A Moment of Paradise at Playa Blanca


I remember watching Y Tu Mama Tambien for the very first time, when the two friends fabricate the existence of a beach in an attempt to seduce Luisa. As they travel throughout the film, they discover in fact that the beach is real, and it just so happens to be the paradise on Earth as they had described it.

I felt like we just found that beach.




Imagine a beach with warm Carribean waves, where the locals have set up hammocks for you by the water to stay the night, where you can fall asleep to the sound of the lapping waves, where the sand is so white that the beach is named for it, where for miles you fail to see any sign of tourists or touts. Imagine a beach where you have the sand and waters all to yourself.




This is Playa Blanca.



How to get there? We decided for the alternative route from Cartagena to Playa Blanca; instead of taking the early morning 7am-9am boats that are usually inundated with the tourists aiming for a day trip, we instead elected for the cheapie backpacker route. Not for the faint of heart:

  1. Hail a cab and take it to the corner of Av Luis Carlos Lopez and Calle de Concolon in La Matuna; or find buses in Mercado Bazurto. They’re marked as Pascaballos: 20 minutes; 5,000 pesos
  2. Take the bus to the Canal del Dique: 1.5 hours; 1,500 pesos
  3. Take a ferry across to the other side: 10 minutes; 2,000 pesos
  4. Take a motorcycle ride to Playa Blanca: 30 minutes; 15,000 pesos


On the bus


Walking to Canal del Dique


Our one-eyed ferryman


Taking the ferry across


Confusion in hailing a motorbike




A video of our motorbike ride there:



Riding in the sunset


Arriving at Playa Blanca


Enjoying the sunset


The whole ride takes around 3 hours and costs around a total of $10-$15 USD, or 23,500 colombian pesos. Although this is 2 hours longer than the morning boats, it is also around 10,000 pesos cheaper and gives you more flexibility on when to leave. For example, because of Kseniya’s later arrival, we didn’t get to Playa Blanca until the evening, which is impossible to do by the hour-long boats as they only leave in the morning. And the trip itself feels like an adventure, because you’re likely to be the only foreigner the moment you step on that bus, and that alone is worth the experience. Highly recommended.

And then we got there. And we were all alone.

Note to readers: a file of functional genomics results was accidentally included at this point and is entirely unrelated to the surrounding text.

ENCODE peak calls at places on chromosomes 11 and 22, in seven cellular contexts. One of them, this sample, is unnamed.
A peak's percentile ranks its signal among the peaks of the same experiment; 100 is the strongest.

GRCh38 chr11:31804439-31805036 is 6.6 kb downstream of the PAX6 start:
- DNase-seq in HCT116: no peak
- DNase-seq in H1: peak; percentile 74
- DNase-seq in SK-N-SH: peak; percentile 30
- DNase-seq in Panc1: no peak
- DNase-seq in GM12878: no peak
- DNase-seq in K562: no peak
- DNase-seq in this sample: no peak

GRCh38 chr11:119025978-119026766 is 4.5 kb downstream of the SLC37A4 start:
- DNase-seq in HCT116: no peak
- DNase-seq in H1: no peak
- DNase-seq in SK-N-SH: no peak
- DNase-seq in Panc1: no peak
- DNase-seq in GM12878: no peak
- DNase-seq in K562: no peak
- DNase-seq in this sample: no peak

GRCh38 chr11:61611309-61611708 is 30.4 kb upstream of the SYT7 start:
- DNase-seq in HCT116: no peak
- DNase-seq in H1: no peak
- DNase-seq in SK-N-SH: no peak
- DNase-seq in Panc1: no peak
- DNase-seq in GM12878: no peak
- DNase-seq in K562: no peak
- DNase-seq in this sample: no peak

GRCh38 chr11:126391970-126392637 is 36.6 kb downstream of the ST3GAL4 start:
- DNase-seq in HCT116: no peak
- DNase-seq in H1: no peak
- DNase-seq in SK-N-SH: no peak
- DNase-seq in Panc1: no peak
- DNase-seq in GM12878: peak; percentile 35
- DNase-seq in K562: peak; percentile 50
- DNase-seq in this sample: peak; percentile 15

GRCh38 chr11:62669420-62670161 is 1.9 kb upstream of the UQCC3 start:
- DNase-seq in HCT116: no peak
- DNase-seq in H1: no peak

Our digs




After getting here, we did some night beaching, wading in the water while watching the stars come out. Exquisite.


Night swimming in the Carribbean


Afterwards I enjoyed a fresh papaya juice with a delicously cooked fish that had just been caught:



Finally, after enjoying some salsa music and some much needed soul searching between me and Kseniya, we went to sleep outdoors in our hammocks, nodding off gently into the night to the sound of the Carribean waves.


What we slept in


We woke up to roosters cawing in the dawn, as the sun rose behind us. The waves were still there and the warm breeze made it difficult for us to rise from our hammocks. During the day we sunbathed, soaking up the sun while enjoying a round of pina coladas and beachside full-body massages for $8 USD. And when the afternoon came, we decided to pack up and return to Cartagena by boat, saying goodbye to our eternity moment of paradise.


Leaving Playa Blanca



We were going fast

How fast we were going:



We befriended 2 Colombians at Playa Blanca, who then offered for us to stay with them at their rented apartment in Cartagena. We decided: Why not? So we took a bus back to our place in Cartagena

This is Playa Blanca.





There´s water in my ear


Playa Blanca just got served





- At time of posting in Cartagena, it was 86 °F -

Humidity: 79% | Wind Speed: 19km/hr | Cloud Cover: cloudy

Charming Cartagena
Crisis Averted

1 Comment

  1. Thank you for the monsoon diaries. The information was precious the photos excellent.


  1. Videos from South America, The Best Of « « The Monsoon Diaries The Monsoon Diaries - [...] Motorbiking to Playa Blanca: [...]

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